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NHL

Let The Bidding Wars Begin For The Avalanche’s Playoff Heroes

Nazem Kadri is congratulated by Valeri Nichushkin
Bruce Bennett/Getty Images

There are many benefits to being part of a team that wins the Stanley Cup. You get your name quite literally etched into maybe the coolest prize in sports. You can take the trophy back to your hometown, or wherever you want, and bask in its glow with your loved ones. You get smiles and cheers and free drinks anywhere you go in the city where you won, for years and years. Maybe best of all, the aura of your success can make you a coveted asset in the free-agent market. With a bunch of key players on this year’s champions on expiring contracts, either we’re going to have some fancy new centerpieces on other Cup hopefuls, or Colorado is going to need to free up an avalanche of cash to keep this potential dynasty together.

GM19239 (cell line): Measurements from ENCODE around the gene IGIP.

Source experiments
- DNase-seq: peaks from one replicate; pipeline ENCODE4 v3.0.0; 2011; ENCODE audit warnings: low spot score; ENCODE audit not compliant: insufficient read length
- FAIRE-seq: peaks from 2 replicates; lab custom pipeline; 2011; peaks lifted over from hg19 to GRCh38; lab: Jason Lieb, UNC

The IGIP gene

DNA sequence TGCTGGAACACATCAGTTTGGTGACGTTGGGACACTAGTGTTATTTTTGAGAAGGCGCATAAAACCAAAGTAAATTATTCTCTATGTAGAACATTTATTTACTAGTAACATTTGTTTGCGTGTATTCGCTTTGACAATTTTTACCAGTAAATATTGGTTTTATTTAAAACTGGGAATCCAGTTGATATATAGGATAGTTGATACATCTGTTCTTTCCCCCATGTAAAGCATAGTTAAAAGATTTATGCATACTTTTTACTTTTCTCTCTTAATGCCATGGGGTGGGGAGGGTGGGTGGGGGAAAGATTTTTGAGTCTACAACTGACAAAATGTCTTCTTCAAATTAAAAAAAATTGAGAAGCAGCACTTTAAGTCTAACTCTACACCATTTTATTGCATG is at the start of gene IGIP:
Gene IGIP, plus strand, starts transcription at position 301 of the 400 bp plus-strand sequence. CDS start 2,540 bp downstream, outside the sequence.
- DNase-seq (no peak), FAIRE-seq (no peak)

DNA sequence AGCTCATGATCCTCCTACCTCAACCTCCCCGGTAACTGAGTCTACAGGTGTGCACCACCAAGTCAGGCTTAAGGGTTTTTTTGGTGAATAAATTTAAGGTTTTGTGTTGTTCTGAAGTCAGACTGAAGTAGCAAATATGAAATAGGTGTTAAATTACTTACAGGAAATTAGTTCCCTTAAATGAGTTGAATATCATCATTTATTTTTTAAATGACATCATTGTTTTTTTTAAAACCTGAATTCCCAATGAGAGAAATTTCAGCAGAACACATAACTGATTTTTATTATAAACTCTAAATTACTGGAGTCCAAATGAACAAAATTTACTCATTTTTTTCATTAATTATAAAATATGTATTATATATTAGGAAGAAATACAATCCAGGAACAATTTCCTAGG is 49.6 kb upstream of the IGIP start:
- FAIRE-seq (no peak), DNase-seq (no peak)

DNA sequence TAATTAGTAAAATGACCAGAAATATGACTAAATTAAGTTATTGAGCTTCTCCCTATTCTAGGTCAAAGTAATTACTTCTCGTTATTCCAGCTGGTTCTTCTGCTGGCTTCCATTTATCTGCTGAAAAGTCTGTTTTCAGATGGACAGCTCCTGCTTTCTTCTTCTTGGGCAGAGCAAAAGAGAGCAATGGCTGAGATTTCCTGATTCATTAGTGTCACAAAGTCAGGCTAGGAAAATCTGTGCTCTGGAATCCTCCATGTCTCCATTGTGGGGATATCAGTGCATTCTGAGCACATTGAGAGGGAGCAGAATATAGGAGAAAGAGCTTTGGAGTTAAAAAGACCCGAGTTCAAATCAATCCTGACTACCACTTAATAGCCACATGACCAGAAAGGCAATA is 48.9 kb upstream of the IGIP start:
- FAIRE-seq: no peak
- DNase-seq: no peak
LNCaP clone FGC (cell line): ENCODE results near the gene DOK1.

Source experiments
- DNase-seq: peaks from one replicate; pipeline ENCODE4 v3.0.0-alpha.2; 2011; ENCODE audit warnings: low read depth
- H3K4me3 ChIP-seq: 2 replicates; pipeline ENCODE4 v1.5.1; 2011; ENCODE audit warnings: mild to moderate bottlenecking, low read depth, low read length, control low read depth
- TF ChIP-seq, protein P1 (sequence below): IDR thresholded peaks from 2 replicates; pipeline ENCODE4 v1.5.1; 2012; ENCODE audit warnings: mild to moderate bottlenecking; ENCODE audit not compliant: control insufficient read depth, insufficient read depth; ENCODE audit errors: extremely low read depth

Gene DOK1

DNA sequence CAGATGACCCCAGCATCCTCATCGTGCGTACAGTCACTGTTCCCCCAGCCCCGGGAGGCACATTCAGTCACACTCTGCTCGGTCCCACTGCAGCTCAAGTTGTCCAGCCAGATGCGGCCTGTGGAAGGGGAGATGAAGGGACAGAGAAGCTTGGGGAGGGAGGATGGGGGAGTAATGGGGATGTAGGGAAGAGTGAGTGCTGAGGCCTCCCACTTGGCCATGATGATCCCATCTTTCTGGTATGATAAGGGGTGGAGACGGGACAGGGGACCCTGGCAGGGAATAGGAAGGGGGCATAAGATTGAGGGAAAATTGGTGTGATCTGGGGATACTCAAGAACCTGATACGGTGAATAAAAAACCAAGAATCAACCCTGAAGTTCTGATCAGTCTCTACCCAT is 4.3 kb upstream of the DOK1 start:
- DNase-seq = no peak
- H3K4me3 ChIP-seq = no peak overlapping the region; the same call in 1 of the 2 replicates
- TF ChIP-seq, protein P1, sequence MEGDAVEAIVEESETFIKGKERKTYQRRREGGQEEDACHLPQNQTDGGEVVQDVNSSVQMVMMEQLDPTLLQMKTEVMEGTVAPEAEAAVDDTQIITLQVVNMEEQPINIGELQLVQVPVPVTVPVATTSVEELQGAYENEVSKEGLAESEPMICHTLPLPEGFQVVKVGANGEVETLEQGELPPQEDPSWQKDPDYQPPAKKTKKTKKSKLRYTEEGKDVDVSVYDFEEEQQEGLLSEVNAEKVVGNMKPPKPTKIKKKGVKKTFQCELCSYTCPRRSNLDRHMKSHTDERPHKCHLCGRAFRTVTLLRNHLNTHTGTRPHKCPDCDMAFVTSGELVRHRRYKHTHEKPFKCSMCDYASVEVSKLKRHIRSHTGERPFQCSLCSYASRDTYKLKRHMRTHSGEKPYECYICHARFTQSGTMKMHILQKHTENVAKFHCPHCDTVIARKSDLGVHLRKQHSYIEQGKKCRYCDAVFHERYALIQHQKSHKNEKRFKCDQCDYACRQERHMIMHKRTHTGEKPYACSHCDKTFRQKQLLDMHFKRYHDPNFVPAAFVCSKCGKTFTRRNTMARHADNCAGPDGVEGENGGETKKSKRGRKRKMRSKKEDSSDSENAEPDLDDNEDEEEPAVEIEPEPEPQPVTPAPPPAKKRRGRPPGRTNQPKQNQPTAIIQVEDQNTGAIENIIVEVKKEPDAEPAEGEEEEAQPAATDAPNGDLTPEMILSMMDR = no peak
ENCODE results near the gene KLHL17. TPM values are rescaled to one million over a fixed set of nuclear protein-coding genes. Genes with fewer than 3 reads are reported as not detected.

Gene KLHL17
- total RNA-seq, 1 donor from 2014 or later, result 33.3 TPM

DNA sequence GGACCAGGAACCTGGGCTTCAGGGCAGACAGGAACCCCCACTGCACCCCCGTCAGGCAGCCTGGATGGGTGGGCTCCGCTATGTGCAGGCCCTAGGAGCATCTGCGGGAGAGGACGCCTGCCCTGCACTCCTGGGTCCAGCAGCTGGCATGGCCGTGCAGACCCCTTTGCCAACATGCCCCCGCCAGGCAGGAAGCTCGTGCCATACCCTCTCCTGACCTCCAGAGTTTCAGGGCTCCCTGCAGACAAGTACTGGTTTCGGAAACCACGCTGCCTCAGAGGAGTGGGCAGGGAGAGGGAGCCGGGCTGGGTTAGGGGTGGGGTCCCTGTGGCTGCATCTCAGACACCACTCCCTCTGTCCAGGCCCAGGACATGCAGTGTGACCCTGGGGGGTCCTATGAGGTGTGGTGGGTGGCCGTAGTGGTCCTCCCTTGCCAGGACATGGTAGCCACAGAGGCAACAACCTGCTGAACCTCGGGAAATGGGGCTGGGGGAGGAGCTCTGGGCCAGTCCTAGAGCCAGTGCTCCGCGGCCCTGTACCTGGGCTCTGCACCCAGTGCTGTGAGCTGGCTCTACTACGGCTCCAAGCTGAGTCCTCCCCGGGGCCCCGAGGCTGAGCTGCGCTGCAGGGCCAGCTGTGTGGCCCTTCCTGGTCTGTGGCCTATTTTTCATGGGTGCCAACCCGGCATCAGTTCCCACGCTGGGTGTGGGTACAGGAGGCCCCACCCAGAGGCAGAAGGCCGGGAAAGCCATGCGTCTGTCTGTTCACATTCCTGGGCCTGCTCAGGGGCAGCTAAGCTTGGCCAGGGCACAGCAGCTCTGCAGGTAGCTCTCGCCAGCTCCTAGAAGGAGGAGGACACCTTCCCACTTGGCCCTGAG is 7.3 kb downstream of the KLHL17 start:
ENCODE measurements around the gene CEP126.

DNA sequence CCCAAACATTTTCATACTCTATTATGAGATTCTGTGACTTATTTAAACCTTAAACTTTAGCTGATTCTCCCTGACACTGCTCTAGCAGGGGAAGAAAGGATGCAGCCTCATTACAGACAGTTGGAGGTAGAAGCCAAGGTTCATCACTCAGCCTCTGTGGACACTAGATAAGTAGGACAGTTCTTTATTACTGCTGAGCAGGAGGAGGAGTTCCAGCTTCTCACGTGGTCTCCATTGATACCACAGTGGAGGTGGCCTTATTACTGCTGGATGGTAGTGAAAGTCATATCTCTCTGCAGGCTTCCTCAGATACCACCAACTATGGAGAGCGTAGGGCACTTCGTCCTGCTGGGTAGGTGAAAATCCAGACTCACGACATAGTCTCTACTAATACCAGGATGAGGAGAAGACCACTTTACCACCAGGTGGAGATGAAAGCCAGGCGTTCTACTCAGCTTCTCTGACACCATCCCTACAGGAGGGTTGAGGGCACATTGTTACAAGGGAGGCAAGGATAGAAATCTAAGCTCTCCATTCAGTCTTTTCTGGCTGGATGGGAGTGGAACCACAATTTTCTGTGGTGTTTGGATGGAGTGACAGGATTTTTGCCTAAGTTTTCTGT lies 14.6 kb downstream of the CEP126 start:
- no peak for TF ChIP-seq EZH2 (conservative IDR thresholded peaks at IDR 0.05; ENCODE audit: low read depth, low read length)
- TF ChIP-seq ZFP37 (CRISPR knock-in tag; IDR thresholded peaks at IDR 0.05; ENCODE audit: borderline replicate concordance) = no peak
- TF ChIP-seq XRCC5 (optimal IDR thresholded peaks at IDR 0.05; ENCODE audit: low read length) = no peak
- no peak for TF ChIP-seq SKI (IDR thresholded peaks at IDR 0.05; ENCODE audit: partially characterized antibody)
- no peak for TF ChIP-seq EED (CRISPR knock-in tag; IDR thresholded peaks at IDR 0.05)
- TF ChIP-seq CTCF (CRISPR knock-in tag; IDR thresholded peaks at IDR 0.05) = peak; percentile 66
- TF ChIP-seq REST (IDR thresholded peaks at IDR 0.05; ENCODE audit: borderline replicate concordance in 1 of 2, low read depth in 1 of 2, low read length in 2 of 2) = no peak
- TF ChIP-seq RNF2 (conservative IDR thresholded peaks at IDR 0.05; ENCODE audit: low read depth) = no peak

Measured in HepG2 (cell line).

With the salary cap increasing for the first time in three years (though by just $1 million, to $82.5 million), and with a couple of 40-goal scorers in Johnny Gaudreau and Filip Forsberg plus some aging A-listers in Claude Giroux, Evgeni Malkin, and Patrice Bergeron about to field offers, this is set to be an intriguing and potentially landscape-shifting summer for the NHL. Who thinks Marc-Andre Fleury still has something left in the tank? Who’s bold enough to add Ondrej Palat to their own top line? Who’s willing to risk committing to Evander Kane? There better be some dang drama on the horizon, is what I’m saying.

But no team is in danger of losing more top talent this offseason than the Avalanche, whose title defense begins the moment free agency opens on July 13. Colorado GM Joe Sakic will barely have time to sleep off that post-celebration hangover before he has to worry about the trash compactor that is the NHL salary cap, which mercilessly limits the length and extent to which a superteam like the Avs can stay together.